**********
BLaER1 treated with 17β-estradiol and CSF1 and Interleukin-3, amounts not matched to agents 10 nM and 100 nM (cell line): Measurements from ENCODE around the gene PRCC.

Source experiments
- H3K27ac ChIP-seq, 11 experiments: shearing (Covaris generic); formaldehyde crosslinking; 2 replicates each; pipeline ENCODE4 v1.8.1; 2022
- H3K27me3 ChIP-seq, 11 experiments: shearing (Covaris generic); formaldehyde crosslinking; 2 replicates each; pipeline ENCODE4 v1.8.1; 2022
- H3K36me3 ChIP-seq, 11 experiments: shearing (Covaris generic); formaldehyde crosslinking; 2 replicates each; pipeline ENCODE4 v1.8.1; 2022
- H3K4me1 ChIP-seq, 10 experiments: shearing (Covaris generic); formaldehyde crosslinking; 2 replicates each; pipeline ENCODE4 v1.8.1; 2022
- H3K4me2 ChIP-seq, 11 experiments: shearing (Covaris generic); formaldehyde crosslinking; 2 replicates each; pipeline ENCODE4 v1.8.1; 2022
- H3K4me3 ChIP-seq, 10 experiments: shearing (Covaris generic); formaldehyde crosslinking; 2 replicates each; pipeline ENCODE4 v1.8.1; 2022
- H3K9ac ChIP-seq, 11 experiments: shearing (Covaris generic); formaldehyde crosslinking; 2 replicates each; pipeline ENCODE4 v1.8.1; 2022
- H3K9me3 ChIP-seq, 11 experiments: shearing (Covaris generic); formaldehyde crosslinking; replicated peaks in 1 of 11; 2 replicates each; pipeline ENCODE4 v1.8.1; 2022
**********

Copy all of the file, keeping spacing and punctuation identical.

BLaER1 treated with 17β-estradiol and CSF1 and Interleukin-3, amounts not matched to agents 10 nM and 100 nM (cell line): Measurements from ENCODE around the gene PRCC.

Source experiments
- H3K27ac ChIP-seq, 11 experiments: shearing (Covaris generic); formaldehyde crosslinking; 2 replicates each; pipeline ENCODE4 v1.8.1; 2022
- H3K27me3 ChIP-seq, 11 experiments: shearing (Covaris generic); formaldehyde crosslinking; 2 replicates each; pipeline ENCODE4 v1.8.1; 2022
- H3K36me3 ChIP-seq, 11 experiments: shearing (Covaris generic); formaldehyde crosslinking; 2 replicates each; pipeline ENCODE4 v1.8.1; 2022
- H3K4me1 ChIP-seq, 10 experiments: shearing (Covaris generic); formaldehyde crosslinking; 2 replicates each; pipeline ENCODE4 v1.8.1; 2022
- H3K4me2 ChIP-seq, 11 experiments: shearing (Covaris generic); formaldehyde crosslinking; 2 replicates each; pipeline ENCODE4 v1.8.1; 2022
- H3K4me3 ChIP-seq, 10 experiments: shearing (Covaris generic); formaldehyde crosslinking; 2 replicates each; pipeline ENCODE4 v1.8.1; 2022
- H3K9ac ChIP-seq, 11 experiments: shearing (Covaris generic); formaldehyde crosslinking; 2 replicates each; pipeline ENCODE4 v1.8.1; 2022
- H3K9me3 ChIP-seq, 11 experiments: shearing (Covaris generic); formaldehyde crosslinking; replicated peaks in 1 of 11; 2 replicates each; pipeline ENCODE4 v1.8.1; 2022